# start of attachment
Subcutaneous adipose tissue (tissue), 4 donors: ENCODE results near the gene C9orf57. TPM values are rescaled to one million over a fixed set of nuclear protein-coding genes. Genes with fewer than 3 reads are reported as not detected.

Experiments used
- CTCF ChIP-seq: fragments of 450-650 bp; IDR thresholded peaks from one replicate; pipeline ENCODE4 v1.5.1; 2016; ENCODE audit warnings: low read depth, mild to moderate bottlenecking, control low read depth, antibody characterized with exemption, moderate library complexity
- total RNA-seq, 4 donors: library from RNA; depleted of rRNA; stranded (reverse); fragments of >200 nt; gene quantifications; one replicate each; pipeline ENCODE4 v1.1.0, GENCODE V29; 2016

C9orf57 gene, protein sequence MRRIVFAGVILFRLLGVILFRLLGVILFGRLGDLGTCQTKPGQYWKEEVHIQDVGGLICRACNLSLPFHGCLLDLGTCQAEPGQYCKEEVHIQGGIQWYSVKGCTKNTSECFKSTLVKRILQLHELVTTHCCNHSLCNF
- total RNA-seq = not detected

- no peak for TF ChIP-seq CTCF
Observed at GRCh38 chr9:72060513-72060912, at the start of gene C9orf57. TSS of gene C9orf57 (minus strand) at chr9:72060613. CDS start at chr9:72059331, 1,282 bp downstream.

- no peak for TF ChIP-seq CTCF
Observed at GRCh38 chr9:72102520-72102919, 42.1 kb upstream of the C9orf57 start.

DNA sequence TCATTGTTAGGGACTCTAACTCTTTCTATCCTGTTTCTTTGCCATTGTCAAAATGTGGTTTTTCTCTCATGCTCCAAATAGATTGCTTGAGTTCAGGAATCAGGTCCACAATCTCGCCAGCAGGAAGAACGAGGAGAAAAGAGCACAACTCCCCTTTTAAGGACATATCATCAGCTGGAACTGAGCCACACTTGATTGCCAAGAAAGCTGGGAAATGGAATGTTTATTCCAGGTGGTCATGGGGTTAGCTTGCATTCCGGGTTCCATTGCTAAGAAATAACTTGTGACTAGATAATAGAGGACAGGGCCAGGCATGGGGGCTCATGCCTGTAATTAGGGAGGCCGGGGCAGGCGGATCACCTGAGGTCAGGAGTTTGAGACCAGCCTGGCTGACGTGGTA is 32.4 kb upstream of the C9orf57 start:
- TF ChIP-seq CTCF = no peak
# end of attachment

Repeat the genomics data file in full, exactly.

Subcutaneous adipose tissue (tissue), 4 donors: ENCODE results near the gene C9orf57. TPM values are rescaled to one million over a fixed set of nuclear protein-coding genes. Genes with fewer than 3 reads are reported as not detected.

Experiments used
- CTCF ChIP-seq: fragments of 450-650 bp; IDR thresholded peaks from one replicate; pipeline ENCODE4 v1.5.1; 2016; ENCODE audit warnings: low read depth, mild to moderate bottlenecking, control low read depth, antibody characterized with exemption, moderate library complexity
- total RNA-seq, 4 donors: library from RNA; depleted of rRNA; stranded (reverse); fragments of >200 nt; gene quantifications; one replicate each; pipeline ENCODE4 v1.1.0, GENCODE V29; 2016

C9orf57 gene, protein sequence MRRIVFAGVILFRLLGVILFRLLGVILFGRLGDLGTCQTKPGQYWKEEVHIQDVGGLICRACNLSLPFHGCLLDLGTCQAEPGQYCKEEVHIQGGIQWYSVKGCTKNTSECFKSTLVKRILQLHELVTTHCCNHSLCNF
- total RNA-seq = not detected

- no peak for TF ChIP-seq CTCF
Observed at GRCh38 chr9:72060513-72060912, at the start of gene C9orf57. TSS of gene C9orf57 (minus strand) at chr9:72060613. CDS start at chr9:72059331, 1,282 bp downstream.

- no peak for TF ChIP-seq CTCF
Observed at GRCh38 chr9:72102520-72102919, 42.1 kb upstream of the C9orf57 start.

DNA sequence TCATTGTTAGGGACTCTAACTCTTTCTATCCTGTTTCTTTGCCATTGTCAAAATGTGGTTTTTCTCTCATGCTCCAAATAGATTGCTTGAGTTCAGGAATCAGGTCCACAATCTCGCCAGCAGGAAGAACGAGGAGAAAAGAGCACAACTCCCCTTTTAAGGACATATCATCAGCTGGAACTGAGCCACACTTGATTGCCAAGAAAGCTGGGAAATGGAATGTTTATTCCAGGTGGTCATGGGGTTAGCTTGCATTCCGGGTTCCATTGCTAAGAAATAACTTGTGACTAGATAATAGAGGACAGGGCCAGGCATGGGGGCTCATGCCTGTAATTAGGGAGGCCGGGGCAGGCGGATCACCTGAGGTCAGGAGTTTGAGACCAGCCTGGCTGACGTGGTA is 32.4 kb upstream of the C9orf57 start:
- TF ChIP-seq CTCF = no peak